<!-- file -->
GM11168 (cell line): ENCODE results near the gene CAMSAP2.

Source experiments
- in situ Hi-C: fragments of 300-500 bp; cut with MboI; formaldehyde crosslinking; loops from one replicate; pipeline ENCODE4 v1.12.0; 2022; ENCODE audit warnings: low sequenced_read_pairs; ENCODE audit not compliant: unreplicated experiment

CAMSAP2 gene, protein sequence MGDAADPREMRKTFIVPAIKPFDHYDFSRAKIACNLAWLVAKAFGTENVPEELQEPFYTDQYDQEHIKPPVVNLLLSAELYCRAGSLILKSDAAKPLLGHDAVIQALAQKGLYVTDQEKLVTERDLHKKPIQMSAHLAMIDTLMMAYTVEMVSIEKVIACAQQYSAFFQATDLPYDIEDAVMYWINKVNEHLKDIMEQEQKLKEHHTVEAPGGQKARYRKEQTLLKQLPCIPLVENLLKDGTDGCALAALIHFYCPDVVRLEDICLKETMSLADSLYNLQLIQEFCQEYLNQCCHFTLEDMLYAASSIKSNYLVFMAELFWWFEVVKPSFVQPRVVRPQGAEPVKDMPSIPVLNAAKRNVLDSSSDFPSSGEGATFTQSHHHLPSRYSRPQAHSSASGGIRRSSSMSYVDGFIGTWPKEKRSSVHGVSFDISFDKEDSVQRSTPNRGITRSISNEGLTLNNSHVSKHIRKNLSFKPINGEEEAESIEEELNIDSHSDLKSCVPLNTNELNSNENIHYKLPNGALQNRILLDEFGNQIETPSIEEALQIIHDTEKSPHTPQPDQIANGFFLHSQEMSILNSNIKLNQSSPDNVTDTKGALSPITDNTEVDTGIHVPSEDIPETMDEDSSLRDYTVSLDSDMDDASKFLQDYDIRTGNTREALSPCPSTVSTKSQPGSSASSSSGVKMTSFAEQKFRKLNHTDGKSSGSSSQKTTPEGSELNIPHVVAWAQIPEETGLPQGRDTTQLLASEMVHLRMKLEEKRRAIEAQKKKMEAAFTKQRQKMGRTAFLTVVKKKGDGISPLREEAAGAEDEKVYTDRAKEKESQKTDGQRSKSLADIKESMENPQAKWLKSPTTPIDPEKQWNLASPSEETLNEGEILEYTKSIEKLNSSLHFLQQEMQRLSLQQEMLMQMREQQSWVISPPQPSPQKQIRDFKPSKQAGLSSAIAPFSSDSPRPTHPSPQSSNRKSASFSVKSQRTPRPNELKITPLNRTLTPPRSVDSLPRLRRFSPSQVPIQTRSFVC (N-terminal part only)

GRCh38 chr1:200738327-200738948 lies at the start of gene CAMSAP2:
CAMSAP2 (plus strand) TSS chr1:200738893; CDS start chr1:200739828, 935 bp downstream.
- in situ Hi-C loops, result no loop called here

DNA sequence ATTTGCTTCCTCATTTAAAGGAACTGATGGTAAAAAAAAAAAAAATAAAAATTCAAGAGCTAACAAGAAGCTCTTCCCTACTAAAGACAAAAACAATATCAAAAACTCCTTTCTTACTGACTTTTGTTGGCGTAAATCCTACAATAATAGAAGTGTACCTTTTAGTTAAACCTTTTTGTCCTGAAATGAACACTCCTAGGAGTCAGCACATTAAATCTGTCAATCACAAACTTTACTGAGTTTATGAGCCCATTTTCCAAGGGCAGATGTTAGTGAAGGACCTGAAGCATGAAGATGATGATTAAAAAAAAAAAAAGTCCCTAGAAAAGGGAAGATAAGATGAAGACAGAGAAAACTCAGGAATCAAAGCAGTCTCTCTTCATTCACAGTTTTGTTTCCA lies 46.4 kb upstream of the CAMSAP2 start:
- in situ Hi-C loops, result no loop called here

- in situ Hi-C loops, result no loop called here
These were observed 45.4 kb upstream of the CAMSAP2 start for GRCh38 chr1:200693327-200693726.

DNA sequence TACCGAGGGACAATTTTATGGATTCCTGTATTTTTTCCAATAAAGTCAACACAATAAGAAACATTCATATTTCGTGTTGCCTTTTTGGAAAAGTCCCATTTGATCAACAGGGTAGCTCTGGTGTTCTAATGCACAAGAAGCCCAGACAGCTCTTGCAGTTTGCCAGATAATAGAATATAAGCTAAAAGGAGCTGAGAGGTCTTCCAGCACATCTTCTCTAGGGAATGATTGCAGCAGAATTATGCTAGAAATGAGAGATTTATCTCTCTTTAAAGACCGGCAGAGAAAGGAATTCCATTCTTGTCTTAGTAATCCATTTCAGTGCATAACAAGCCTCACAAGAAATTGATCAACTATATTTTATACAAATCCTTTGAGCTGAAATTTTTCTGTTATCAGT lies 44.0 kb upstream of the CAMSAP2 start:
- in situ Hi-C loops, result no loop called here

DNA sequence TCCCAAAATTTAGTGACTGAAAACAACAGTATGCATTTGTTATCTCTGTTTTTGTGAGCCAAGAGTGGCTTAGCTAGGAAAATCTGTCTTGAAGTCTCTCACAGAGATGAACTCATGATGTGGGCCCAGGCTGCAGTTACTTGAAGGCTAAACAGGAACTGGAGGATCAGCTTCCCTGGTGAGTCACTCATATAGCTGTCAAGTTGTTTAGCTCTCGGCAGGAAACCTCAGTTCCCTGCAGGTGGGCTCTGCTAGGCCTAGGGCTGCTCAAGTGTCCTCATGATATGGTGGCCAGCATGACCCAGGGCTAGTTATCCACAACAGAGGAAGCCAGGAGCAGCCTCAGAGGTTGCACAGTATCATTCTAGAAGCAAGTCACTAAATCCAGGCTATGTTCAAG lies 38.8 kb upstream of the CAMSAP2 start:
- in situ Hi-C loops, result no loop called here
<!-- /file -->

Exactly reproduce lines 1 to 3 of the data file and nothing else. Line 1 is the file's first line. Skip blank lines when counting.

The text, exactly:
GM11168 (cell line): ENCODE results near the gene CAMSAP2.

Source experiments
- in situ Hi-C: fragments of 300-500 bp; cut with MboI; formaldehyde crosslinking; loops from one replicate; pipeline ENCODE4 v1.12.0; 2022; ENCODE audit warnings: low sequenced_read_pairs; ENCODE audit not compliant: unreplicated experiment